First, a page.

Does anyone use deep learning: RNN, CNN or any other architecture of deep neural networks to asses the standard model or to detect new or unseen particles? What's the status these days in this frontier?
The answer is no, for using it with the theoretical models, as the other answer says. BUT
Neural networks are used as tools in deciding kinematic states in particle detectors, assigning momentum and energy to possible new particles and thus identifying them by using a neural network "fit" even by the time I retired in 2000
A multivariate analysis based on the neural networks technique has been used to do the first inclusive measurement of the charmless semileptonic branching ratio of B-hadrons B → Xulvl in the ALEPH experiment at LEP.
In this link the use in high energy experiments is reviewed.
Artificial neural networks are the machine learning technique best known in the high energy physics community . Introduced in the field in 1988, followed by a decade of tests and applications received with reticence by the community , they became a common tool in high energy physics data analysis. Important physics results have been extracted using this method in the last decade.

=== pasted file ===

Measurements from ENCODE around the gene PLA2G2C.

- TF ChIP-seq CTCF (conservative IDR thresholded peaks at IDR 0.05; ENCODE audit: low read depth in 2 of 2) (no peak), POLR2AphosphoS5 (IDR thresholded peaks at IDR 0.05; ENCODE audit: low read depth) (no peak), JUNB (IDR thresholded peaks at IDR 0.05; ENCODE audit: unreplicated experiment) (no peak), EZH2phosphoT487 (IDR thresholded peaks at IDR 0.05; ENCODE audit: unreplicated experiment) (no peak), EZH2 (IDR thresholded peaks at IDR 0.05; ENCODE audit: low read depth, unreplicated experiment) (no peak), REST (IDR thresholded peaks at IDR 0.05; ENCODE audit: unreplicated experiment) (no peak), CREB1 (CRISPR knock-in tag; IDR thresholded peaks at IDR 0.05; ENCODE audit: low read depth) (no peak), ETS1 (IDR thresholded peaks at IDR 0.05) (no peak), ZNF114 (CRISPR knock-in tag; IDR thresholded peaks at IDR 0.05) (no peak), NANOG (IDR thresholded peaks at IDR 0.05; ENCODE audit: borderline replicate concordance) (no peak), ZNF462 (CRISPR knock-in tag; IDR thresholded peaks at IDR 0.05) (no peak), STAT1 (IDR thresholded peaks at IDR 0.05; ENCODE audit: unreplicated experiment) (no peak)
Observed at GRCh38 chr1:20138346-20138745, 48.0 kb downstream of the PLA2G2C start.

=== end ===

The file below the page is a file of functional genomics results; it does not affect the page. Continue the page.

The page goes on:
The short answer is no.
The verification process for the standard model involved comparing predictions furnished by that model with experimental data, mostly from particle accelerators, including some which were purpose-built to serve in this way. Neither the process of writing down the mathematical underpinnings for the model nor that of designing and building accelerators or the detectors used with them required neural networks.
One of the frontiers in this field is the search for a candidate particle to furnish the missing mass needed to account for the dynamics of spiral galaxies and the clumping behavior of galaxy clusters, groups, and supergroups. It is not clear (to me anyway) how neural networks would be useful in this arena.